Your browser is unsupported and may have security vulnerabilities! Upgrade to a newer browser to experience this site in all it's glory.
Skip to main content

22nd May 2020

This post is all about Morse code, which can seem complicated but was actually a really important way of communicating, right up until the end of the 20th century.

Dah dah dah dit – is anyone there?

This post is all about Morse code, which can seem complicated but was actually a really important way of communicating, right up until the end of the 20th century.

Like in flag semaphore, Morse code encodes each of the letters of the alphabet and the numbers 0-9 with a unique code. The code is made up of a sequence of dots (AKA “dits”) and dashes (AKA “dahs”). The dot duration is the basic unit of time measurement in Morse code messages.

International Morse Code (Wikimedia Commons)

Once operators have learnt the corresponding code for each letter or number, Morse code can be transmitted over long or short distances by on-off keying any sort of information carrying medium, such as torch light, sound, or electric current.

Most often, Morse code is sent as clicks or long and short pulses. This means that people are able to learn Morse code by sound, rather than by reading it.

Some people are able to memorise Morse code and translate messages in their heads, and transmit messages at a rate of 40 words per minute!

On top of just learning the letters and numbers in Morse code, operators had to know the various shorthand ‘prosigns’ of Morse. For example, QRS meant ‘speak slower’, and HH AR meant ‘disregard this transmission; out’. And you thought learning the letters was hard enough!

Morse code is named for Samuel Morse, the inventor of the telegraph. Morse’s early telegraph signal allowed pulses of electric current to be transmitted from one receiver to another. And so, Morse code was developed as a standard way of knowing what the electrical pulses meant.

This telegraph machine in the Hull Museums collection was used to transmit Morse Code messages from the degaussing station at Alexandra Dock, Hull. It belonged to Arthur Beckett James, the officer in charge of the station.

Telegraph Key (Hull Museums)

Messages were typed out here using the black plastic lever key. When the lever is pressed down, the signal is on, and when it is released, the signal is off.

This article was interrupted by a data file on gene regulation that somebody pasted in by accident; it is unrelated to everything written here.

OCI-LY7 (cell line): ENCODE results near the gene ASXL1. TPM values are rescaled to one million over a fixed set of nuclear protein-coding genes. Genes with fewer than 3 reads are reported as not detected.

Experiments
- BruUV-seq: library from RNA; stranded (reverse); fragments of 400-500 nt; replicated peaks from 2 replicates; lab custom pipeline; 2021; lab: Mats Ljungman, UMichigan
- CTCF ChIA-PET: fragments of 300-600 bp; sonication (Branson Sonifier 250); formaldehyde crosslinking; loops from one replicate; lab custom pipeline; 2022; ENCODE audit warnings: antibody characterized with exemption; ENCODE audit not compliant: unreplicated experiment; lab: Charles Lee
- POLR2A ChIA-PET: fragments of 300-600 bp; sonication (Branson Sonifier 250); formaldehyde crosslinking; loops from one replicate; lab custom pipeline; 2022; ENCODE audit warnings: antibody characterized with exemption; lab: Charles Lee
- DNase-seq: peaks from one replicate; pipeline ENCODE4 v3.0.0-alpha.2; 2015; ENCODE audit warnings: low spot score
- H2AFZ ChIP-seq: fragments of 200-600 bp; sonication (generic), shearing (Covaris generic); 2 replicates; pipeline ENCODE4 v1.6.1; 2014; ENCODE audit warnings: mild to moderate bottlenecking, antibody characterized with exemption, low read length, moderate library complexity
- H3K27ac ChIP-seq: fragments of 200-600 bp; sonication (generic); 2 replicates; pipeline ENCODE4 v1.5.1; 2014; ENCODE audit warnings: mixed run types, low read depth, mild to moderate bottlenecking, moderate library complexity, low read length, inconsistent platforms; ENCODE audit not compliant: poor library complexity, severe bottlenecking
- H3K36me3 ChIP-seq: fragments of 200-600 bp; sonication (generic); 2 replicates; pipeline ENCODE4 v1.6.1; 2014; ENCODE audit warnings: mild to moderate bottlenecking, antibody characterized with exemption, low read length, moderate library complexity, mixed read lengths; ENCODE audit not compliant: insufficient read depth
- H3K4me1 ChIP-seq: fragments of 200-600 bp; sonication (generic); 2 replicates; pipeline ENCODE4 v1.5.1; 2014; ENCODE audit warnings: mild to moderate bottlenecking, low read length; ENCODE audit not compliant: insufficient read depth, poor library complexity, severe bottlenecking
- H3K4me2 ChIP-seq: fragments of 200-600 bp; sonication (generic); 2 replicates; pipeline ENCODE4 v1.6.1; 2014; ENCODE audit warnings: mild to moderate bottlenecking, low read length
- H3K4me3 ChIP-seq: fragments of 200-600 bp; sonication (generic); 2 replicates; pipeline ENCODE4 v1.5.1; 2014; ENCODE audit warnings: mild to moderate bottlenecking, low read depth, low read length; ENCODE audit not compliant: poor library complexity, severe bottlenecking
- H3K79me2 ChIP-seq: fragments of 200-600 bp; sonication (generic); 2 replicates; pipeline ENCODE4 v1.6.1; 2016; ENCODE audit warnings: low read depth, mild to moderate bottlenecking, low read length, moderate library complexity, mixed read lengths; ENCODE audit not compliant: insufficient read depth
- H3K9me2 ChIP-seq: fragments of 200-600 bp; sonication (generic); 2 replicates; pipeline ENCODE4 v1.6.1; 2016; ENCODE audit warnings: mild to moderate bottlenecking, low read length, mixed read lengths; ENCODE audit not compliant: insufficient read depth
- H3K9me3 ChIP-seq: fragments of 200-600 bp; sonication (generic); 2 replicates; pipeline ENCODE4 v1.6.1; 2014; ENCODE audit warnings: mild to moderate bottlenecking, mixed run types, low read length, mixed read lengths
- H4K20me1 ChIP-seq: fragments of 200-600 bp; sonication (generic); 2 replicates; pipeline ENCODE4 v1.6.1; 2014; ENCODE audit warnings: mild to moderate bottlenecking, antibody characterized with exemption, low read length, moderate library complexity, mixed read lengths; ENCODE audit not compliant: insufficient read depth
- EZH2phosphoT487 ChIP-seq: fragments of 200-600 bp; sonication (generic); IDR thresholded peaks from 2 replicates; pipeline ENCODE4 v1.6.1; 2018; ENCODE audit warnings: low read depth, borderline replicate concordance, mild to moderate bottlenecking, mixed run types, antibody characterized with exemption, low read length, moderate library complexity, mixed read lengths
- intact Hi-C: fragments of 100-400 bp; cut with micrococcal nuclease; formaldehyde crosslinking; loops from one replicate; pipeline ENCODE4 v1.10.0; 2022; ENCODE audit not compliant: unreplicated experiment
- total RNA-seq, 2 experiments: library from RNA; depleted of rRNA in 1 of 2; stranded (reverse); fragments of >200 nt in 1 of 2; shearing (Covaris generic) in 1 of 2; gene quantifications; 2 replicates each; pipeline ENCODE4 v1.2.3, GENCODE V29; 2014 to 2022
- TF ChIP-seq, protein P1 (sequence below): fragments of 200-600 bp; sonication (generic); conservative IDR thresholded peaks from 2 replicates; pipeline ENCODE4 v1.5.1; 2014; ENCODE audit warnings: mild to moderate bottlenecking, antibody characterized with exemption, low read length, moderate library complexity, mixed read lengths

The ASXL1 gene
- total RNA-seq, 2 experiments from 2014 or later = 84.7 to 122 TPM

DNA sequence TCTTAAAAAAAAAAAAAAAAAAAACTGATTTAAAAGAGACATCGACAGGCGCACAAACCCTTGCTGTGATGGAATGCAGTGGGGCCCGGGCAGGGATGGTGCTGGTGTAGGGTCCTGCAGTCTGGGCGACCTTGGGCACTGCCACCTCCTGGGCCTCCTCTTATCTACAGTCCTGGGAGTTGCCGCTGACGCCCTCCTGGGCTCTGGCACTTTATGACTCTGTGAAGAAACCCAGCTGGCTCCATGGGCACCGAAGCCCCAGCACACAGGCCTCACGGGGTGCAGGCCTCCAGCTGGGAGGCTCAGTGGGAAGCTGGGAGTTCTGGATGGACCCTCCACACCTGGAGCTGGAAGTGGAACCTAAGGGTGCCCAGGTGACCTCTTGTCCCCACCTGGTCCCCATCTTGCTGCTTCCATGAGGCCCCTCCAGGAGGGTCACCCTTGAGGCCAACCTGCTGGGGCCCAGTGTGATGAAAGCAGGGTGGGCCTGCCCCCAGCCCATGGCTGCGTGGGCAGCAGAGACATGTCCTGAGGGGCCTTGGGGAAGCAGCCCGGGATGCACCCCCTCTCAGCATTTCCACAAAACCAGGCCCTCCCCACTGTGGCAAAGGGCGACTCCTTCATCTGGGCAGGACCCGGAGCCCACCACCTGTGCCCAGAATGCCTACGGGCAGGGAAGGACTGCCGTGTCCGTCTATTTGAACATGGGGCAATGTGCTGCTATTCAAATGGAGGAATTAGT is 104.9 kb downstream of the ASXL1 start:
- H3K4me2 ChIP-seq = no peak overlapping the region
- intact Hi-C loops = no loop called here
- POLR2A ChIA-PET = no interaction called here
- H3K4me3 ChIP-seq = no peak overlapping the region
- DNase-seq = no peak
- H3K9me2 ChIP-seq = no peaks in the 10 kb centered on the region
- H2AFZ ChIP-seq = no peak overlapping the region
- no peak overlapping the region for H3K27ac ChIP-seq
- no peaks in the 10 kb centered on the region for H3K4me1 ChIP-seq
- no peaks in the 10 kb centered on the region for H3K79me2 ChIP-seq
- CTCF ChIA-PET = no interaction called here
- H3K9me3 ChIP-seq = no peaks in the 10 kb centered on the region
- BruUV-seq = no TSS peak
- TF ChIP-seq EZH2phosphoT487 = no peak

Radiotelegraphy using Morse Code became important at sea at the beginning of the 1900's. It became a way of sending long range messages, that could be easily encrypted if the messages had to be secure.

Did you know? After the sinking of the Titanic, the importance of ships and coastal stations listening to a common frequency for radio distress calls was realised.

RMS Titanic (Hull Museums)

This video tour of the Arctic Corsair includes former Skipper Jim Williams giving a tour of the Wireless Room (from 18:43), where even in the 1960s, a telegraph machine for using Morse code was part of the kit used to communicate between ships.

You might have heard of the Marconi Wireless Telegraphy Company – founded by Italian inventor Guglielmo Marconi in 1897. Following the campaign of the Headscarf Revolutionaries in Hull in 1968, having a telegraph operator on board trawlers became mandatory. The telegraph operators were paid directly by the Marconi company, not from the profits of the trawler. The telegraph operators would have been experts at Morse code, which they would have used to transmit emergency signals when necessary.

Even with advances in technology, Morse code was used as an international standard for maritime distress until 1999, when it was replaced by the Global Maritime Distress and Safety System.

Some of today’s volunteers on the Arctic Corsair also used Morse code to signal using light

All ships carried a signal lamp. Here is the Aldis lamp that we have on the Arctic Corsair

Aldis Lamp (Hull Museums)

It has the alphabet written on the inside of the storage box. This was useful as it would be the crew not the telegraph operator using the lamp. Anyone with experience of Morse code found themselves in demand as a former skipper Ron recalls: “There was a deckhand who had been a signals man in the forces, we called him Soldier Bill who would often communicate on behalf of the Skipper using the Aldis Lamp.”

Signalling with light was quick and easy and the powerful light of an Aldis lamp could be seen for miles.

Len, also a skipper told us: “Up until the late 1960's when anchoring at Killingholme, communication was always with Aldis, you would be given a landing number and then fly the appropriate number pennant.”

Using light to signal was also more private as Morse code radio messages could be heard by rival ships looking for the best fishing grounds.

When fishing was good both Ron and Len used Aldis lamps to communicate with nearby company ships and away from the main fleet!

Today you can download Morse code apps for mobile phones and signal using the light. Why not have a go yourself!